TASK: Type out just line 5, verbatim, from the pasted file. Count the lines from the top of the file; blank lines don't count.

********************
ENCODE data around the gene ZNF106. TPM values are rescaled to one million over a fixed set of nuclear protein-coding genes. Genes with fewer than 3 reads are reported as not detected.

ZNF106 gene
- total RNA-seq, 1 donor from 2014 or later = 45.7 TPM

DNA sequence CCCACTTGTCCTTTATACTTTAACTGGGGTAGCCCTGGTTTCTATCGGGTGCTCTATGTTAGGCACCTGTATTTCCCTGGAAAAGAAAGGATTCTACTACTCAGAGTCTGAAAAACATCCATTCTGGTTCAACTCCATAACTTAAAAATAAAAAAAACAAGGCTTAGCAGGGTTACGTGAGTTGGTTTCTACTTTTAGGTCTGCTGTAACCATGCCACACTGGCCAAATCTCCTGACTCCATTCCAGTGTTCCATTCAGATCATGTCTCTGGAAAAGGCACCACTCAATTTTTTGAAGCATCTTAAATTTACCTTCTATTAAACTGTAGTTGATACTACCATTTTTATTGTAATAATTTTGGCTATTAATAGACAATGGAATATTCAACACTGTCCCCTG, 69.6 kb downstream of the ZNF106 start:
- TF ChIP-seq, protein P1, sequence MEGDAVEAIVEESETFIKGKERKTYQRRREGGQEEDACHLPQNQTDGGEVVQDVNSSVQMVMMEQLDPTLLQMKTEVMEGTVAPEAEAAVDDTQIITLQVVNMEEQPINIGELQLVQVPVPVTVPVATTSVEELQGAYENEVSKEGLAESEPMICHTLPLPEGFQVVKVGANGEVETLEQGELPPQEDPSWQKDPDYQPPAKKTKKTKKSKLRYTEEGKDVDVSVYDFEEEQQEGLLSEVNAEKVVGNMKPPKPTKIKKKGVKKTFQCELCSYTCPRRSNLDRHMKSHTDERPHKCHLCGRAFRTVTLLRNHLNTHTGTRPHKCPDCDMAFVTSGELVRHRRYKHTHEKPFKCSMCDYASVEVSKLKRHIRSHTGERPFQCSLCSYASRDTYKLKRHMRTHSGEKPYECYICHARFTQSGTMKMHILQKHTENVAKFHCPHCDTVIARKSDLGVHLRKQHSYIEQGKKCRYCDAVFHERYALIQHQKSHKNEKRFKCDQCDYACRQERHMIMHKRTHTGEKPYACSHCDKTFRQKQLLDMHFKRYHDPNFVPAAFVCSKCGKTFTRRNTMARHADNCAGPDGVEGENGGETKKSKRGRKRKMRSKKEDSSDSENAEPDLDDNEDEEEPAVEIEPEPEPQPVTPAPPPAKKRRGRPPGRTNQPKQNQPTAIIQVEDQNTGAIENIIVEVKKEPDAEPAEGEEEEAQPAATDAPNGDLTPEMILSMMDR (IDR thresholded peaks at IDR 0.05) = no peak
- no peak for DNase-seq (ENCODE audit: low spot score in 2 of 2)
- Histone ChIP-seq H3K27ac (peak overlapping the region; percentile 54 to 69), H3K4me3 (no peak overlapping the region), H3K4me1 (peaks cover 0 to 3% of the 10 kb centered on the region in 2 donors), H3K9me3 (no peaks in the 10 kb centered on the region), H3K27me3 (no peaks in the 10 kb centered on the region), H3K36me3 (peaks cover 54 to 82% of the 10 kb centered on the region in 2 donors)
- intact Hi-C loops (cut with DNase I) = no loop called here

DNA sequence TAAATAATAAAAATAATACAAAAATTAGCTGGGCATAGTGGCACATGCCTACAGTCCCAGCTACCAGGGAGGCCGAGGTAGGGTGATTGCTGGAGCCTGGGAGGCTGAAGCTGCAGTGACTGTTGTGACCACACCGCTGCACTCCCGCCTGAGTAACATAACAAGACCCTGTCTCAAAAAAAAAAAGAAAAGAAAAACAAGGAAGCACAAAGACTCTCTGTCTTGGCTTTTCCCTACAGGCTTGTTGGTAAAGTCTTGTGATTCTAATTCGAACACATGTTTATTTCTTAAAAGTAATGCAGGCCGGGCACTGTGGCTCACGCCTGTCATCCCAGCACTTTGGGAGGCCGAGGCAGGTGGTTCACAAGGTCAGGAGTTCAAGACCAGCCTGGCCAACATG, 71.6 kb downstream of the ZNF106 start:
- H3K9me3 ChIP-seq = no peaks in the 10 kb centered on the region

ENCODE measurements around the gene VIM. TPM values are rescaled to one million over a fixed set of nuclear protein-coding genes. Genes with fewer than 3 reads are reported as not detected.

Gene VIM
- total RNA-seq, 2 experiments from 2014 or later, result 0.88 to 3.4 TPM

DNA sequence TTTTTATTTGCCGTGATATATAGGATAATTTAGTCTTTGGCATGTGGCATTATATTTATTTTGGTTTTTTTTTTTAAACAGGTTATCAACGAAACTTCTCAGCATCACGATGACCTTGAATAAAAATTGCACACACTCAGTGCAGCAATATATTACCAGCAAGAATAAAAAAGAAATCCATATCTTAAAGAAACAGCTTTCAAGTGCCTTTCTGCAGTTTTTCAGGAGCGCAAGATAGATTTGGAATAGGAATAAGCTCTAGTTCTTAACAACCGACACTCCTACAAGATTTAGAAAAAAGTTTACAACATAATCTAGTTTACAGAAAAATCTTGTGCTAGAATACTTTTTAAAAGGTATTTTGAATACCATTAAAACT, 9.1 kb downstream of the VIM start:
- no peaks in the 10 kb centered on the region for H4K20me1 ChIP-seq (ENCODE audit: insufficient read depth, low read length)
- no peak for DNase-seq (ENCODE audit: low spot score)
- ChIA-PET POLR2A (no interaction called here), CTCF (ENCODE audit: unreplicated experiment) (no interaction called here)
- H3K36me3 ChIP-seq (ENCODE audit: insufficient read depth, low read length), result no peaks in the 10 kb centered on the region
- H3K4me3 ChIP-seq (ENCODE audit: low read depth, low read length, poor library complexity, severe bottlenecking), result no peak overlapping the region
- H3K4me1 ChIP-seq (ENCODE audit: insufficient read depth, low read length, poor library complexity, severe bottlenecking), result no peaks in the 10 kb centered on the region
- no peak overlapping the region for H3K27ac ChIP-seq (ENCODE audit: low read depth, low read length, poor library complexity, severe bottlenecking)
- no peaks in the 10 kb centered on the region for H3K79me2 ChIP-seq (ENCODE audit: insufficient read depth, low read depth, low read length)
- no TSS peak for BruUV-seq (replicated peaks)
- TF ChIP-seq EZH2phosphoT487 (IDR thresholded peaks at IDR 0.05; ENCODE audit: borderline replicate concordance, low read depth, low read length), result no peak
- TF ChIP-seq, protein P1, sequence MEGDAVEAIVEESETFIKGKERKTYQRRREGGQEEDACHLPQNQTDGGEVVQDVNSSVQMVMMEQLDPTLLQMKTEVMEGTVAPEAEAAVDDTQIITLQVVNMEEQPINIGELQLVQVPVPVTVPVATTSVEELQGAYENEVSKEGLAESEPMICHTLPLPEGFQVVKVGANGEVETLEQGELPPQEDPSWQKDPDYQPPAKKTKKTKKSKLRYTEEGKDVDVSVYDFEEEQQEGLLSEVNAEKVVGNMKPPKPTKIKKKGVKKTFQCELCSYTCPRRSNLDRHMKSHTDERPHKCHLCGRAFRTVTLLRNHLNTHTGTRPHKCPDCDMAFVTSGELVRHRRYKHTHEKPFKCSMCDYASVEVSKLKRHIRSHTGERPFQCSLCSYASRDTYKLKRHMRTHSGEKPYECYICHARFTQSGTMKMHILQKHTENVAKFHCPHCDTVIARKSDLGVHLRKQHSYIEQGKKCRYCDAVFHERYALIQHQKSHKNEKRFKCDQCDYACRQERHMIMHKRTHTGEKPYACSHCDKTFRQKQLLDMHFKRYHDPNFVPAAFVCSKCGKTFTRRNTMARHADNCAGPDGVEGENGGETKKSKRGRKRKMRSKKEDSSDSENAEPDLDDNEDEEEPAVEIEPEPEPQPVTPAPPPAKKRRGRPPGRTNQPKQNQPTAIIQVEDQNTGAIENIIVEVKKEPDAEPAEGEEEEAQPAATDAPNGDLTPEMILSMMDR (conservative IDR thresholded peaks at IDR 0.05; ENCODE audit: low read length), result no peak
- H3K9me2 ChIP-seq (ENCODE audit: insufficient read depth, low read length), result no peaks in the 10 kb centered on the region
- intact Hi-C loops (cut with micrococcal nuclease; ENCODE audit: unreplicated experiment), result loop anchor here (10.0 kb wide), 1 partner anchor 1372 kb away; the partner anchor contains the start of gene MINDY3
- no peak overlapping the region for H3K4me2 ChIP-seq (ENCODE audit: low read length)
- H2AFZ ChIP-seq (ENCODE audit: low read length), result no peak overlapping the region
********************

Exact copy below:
- TF ChIP-seq, protein P1, sequence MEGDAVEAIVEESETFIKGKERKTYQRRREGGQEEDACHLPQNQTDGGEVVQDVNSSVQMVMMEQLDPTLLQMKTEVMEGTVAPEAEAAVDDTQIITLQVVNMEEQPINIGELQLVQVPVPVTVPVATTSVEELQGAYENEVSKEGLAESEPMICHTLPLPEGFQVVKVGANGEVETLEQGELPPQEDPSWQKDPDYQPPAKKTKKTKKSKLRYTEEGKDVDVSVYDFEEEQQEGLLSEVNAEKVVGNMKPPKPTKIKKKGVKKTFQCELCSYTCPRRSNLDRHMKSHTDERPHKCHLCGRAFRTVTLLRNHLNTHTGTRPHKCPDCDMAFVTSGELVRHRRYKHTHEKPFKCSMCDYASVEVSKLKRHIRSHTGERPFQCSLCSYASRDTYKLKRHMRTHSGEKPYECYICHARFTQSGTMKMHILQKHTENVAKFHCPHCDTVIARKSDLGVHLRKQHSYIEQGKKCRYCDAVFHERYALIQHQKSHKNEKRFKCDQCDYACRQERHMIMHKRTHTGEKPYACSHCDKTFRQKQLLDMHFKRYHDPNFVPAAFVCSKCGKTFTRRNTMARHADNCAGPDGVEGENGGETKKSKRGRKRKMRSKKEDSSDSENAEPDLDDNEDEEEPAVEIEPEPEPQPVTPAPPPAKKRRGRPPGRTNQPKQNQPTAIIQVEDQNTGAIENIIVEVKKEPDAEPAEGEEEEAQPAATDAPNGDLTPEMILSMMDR (IDR thresholded peaks at IDR 0.05) = no peak